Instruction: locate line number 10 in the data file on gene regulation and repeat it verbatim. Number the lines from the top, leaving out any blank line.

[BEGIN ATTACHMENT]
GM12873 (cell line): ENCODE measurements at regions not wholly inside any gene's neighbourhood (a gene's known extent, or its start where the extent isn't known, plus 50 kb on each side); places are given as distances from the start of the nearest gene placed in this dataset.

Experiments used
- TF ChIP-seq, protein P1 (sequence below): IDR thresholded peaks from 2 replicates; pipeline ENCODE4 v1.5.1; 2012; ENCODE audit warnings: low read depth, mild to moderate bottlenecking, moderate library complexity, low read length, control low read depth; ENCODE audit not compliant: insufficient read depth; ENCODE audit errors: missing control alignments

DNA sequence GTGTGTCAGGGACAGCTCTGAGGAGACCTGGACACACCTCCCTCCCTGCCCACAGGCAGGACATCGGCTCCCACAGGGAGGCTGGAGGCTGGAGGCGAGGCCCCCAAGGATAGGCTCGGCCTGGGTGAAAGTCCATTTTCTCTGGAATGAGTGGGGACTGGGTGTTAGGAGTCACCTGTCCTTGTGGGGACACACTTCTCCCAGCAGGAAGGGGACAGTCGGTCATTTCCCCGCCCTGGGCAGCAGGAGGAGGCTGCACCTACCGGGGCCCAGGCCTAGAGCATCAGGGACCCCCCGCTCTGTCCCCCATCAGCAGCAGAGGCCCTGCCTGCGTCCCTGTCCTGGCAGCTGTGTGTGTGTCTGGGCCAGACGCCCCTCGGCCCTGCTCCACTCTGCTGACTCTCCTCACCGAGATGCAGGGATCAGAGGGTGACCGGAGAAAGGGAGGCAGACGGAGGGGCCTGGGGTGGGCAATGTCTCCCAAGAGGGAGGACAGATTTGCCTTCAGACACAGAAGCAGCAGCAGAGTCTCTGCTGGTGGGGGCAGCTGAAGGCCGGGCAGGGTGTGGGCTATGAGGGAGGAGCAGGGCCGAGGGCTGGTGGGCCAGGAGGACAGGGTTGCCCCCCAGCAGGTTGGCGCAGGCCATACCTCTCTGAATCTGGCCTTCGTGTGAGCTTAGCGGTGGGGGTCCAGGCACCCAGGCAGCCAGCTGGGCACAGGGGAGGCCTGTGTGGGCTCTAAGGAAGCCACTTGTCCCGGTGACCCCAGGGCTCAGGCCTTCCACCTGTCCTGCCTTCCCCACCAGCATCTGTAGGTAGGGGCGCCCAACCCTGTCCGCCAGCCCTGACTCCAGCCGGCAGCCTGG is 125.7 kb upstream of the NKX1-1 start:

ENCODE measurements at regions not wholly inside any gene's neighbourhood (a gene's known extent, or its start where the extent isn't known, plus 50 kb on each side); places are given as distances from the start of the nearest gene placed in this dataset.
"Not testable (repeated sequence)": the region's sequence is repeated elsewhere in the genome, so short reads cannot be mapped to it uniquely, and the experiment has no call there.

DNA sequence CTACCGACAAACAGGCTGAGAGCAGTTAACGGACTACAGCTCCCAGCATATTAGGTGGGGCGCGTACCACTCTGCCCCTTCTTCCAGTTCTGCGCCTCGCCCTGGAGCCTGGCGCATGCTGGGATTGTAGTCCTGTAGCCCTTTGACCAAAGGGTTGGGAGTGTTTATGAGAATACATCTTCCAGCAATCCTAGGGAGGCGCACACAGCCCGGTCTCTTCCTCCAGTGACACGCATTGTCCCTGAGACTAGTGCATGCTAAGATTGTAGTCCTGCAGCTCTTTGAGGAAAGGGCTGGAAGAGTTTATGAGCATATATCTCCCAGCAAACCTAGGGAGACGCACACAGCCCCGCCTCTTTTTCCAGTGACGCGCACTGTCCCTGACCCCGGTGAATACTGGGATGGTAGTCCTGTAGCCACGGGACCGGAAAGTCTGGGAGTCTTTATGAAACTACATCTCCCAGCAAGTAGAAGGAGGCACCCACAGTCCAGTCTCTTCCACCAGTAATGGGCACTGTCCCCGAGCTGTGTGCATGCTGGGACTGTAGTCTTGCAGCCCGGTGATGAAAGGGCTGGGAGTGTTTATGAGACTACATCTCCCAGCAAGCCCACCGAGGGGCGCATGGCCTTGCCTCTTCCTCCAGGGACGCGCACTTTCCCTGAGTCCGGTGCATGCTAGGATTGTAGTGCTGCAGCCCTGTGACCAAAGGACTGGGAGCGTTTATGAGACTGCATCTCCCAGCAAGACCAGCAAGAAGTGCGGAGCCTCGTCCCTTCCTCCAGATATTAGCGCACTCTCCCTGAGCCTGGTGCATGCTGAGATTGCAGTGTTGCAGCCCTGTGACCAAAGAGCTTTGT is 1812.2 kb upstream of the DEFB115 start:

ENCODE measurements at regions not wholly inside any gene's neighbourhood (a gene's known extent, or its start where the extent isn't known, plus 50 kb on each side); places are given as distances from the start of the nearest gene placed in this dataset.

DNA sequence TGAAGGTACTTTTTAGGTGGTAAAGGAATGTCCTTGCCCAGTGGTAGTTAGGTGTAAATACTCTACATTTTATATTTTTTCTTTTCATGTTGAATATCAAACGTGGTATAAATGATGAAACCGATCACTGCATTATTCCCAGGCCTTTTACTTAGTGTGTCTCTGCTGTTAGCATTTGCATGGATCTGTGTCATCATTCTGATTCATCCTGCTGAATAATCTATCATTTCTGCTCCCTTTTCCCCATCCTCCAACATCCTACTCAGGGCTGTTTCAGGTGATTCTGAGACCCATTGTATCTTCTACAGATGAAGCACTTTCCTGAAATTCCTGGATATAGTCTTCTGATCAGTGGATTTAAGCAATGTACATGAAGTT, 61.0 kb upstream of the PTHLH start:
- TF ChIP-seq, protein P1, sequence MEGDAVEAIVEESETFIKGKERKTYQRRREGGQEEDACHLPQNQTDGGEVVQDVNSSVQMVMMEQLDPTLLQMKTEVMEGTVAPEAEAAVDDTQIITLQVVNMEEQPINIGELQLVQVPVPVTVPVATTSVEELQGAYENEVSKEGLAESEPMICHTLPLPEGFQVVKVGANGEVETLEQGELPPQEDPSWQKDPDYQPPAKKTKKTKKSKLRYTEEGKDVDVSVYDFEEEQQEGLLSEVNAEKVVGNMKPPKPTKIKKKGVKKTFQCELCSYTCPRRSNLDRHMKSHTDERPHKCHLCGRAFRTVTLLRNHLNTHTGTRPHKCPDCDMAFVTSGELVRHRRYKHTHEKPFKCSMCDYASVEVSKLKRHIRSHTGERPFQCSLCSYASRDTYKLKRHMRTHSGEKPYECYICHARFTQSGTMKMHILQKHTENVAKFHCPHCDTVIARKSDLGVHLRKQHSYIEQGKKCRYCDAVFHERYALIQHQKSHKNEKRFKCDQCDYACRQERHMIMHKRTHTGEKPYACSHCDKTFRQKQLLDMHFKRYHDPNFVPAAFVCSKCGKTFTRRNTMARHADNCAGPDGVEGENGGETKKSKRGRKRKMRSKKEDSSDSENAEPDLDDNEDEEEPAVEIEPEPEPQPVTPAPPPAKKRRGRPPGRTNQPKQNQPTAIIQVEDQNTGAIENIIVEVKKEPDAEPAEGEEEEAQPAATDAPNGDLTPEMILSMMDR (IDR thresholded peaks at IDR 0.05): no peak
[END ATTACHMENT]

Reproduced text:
- TF ChIP-seq, protein P1, sequence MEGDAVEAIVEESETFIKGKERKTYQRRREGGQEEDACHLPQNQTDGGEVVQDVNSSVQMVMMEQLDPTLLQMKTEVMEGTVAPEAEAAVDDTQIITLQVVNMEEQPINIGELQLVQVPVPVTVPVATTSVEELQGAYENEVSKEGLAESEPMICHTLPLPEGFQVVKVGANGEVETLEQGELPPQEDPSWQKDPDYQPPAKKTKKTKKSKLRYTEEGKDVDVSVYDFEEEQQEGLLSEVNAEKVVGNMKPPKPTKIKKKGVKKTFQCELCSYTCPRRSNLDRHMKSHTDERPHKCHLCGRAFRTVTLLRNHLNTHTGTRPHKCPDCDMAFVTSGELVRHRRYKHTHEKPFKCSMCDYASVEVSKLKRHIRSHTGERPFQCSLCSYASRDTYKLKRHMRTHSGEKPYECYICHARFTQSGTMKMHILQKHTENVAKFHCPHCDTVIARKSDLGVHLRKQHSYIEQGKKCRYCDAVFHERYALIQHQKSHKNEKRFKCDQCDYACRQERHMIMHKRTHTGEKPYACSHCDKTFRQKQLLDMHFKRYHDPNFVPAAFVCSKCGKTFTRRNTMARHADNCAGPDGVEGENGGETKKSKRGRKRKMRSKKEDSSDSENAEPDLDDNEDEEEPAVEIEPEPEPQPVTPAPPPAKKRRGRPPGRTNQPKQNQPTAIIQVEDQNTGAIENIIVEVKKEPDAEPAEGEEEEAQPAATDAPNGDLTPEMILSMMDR (IDR thresholded peaks at IDR 0.05): no peak